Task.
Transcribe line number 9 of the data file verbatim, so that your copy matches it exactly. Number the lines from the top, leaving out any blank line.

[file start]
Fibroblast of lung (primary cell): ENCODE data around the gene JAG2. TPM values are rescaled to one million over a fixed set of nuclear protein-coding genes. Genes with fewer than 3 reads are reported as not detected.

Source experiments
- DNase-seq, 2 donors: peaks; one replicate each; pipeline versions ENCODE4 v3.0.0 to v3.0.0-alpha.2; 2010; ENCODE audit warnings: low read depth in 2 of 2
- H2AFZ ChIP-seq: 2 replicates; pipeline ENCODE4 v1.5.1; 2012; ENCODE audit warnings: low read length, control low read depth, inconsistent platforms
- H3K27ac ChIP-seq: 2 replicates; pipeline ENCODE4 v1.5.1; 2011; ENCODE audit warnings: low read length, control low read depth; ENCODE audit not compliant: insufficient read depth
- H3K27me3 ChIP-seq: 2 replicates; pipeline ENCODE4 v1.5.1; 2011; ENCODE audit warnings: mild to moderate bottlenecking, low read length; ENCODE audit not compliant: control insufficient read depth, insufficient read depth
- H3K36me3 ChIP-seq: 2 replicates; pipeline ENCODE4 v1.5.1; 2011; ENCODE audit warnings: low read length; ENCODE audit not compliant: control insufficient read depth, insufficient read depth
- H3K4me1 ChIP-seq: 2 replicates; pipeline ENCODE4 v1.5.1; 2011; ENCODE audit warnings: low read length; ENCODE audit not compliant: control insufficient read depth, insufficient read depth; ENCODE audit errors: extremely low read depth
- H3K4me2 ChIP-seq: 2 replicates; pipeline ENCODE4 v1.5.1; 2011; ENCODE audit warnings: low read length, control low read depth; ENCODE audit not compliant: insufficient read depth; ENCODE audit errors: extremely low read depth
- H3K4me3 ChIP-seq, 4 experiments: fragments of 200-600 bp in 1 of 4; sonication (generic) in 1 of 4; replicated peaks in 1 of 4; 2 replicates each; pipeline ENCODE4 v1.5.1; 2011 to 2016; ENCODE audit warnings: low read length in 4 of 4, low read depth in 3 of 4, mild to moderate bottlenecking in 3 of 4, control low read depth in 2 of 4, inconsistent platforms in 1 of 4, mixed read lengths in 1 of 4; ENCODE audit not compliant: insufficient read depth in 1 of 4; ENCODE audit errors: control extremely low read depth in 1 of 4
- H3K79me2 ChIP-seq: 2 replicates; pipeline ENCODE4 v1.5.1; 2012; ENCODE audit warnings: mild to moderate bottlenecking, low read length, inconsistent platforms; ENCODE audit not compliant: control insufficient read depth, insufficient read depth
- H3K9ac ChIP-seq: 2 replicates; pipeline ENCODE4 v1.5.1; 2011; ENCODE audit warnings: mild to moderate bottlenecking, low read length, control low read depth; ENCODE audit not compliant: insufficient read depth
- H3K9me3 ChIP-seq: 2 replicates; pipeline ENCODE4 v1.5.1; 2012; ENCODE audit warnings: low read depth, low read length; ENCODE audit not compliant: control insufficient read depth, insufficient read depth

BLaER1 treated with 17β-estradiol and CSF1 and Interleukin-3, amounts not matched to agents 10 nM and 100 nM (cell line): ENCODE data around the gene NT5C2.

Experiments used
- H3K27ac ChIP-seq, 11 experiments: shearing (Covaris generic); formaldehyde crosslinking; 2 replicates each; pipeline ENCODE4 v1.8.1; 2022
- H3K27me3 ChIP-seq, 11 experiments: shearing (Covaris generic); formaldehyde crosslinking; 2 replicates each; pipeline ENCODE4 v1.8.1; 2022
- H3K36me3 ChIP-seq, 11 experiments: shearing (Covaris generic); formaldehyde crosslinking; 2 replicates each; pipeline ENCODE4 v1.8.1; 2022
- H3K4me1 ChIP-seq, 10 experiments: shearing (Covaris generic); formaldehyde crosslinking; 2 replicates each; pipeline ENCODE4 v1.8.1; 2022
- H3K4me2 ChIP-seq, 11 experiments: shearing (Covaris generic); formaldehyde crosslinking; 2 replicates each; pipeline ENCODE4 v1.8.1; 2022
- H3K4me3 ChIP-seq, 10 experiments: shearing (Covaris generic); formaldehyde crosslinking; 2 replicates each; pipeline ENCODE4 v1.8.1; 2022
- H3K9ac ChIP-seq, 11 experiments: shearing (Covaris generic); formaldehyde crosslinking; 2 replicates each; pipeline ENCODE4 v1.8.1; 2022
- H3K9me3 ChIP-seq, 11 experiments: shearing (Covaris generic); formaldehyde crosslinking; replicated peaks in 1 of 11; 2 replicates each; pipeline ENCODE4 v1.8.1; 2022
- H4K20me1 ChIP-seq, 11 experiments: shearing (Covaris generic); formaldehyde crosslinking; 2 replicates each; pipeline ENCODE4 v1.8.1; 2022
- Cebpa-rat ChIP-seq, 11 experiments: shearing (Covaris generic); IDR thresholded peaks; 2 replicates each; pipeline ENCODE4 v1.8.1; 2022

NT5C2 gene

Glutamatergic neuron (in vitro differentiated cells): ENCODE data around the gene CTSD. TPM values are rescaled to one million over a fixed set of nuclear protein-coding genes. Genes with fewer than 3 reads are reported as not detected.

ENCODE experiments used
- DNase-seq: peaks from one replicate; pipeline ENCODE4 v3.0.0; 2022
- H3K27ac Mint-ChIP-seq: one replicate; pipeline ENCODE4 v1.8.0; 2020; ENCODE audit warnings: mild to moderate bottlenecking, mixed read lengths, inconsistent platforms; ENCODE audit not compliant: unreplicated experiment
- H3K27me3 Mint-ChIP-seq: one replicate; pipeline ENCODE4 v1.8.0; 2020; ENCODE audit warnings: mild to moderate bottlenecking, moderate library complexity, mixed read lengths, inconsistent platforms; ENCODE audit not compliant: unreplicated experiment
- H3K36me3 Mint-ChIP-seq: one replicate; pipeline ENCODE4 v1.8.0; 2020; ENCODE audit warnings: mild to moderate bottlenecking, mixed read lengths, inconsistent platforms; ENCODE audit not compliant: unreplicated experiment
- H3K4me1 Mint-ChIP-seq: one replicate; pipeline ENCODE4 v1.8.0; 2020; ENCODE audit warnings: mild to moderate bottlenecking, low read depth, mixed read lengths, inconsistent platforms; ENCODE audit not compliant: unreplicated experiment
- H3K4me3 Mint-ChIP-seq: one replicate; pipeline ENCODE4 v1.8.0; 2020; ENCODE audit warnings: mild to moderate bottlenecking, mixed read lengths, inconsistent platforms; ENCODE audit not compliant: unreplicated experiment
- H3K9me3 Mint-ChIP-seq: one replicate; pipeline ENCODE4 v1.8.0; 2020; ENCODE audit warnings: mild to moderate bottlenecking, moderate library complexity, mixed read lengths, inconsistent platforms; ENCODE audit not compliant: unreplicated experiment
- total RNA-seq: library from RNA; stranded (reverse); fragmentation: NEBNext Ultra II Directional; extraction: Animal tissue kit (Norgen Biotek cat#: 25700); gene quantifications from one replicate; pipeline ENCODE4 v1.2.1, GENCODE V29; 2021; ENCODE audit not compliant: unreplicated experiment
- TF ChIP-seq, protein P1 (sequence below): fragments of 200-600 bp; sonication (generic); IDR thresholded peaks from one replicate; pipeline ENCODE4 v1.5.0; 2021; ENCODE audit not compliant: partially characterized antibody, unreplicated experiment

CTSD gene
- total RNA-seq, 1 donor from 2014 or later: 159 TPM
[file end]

- H3K4me2 ChIP-seq: 2 replicates; pipeline ENCODE4 v1.5.1; 2011; ENCODE audit warnings: low read length, control low read depth; ENCODE audit not compliant: insufficient read depth; ENCODE audit errors: extremely low read depth